3. Choose Your Approach - High vs Low Illumination
The first approach in designing lighting for galleries is based on the relatively high illumination of objects with very diffused light of neutral white or cool white color (higher color temperature). Due to its high illuminance, it can be used mainly for illuminating exhibits that are not very sensitive to light (for example, in galleries with contemporary or modern art, art that is not painted on canvas).
Another approach is used for medium and very sensitive exhibits (which are mostly also older). To reduce the cumulative exposure to light, focus it only on the exhibits. The environment is much darker in this case. therefore, even with less illumination of the exhibits, appropriate contrasts can be achieved. In this case, the lighting consists of directional lamps mounted on a ceiling or suspended track lighting system.
We can also use lamps that are mounted on the wall above the exhibits (pictures). As the overall illuminance is much lower, a lower (warmer) color temperature of the light sources is recommended (3000 K or less). Lighting for artwork that attaches behind frames or to the wall can be very individualized to your artwork, sometimes a home gallery can be built around one or more gallery lights. Perfectly planned gallery lighting can be built around good ideas, look here for some interesting gallery wall custom light applications.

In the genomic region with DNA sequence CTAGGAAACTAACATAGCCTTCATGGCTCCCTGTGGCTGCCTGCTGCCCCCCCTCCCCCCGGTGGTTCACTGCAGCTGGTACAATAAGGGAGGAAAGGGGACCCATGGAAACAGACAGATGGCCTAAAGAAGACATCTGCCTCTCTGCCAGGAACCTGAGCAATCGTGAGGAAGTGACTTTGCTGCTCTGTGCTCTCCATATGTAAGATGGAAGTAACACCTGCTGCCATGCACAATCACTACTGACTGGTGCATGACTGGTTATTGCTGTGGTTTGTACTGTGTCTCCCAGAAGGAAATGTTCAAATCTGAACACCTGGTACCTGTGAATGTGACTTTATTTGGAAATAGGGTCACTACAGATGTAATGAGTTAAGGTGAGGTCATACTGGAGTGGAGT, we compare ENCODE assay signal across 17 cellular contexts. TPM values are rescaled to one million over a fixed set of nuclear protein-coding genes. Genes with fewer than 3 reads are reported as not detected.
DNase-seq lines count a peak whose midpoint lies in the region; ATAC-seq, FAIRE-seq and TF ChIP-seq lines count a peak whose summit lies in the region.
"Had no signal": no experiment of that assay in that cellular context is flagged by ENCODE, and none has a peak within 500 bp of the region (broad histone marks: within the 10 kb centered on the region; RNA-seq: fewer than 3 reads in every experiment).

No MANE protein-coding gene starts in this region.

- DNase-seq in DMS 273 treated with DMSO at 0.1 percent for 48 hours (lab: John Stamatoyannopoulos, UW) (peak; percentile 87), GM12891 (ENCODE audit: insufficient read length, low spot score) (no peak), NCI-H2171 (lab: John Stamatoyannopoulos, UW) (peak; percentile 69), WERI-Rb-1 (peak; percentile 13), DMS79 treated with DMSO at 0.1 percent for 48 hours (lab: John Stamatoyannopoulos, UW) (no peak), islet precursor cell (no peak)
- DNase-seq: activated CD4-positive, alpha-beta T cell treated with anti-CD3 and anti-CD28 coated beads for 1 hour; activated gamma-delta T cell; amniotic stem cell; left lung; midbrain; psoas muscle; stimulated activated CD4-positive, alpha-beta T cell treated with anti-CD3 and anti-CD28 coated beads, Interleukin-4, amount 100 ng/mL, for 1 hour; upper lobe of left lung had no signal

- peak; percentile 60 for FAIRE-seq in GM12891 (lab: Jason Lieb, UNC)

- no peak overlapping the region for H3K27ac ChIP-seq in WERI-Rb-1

In the case of lighting with artificial light, track lights with indirect luminaires or luminaires with a large bright surface are suitable.
If you want to learn more about lighting design, you can check our article on Principles of lighting design.
3. Understand The Nature of Glare and Reflection
Another important thing when designing your gallery lighting is glare. Glare occurs when illuminating any object that is covered in glass. Protecting artwork can often mean dealing with glare and reflections of bulbs despite your best efforts to avoid. In cases where the exhibits are covered or protected with safety glass the resultant glare is especially difficult. In such cases, we need to think carefully about the angle at which visitors will observe the object and adjust to this angle the angle of incidence of light and the location of the lamps. In such a case, the use of flat glass in display cases is also recommended, as with semi-circular or cylindrical glass, reflections are more difficult to control. In the case of uncovered exhibits, it is also necessary to pay attention to reflections, as these can occur on the very surface of the illuminated object. To read more about art, lighting artwork and choosing the right light source you can see some of our articles below.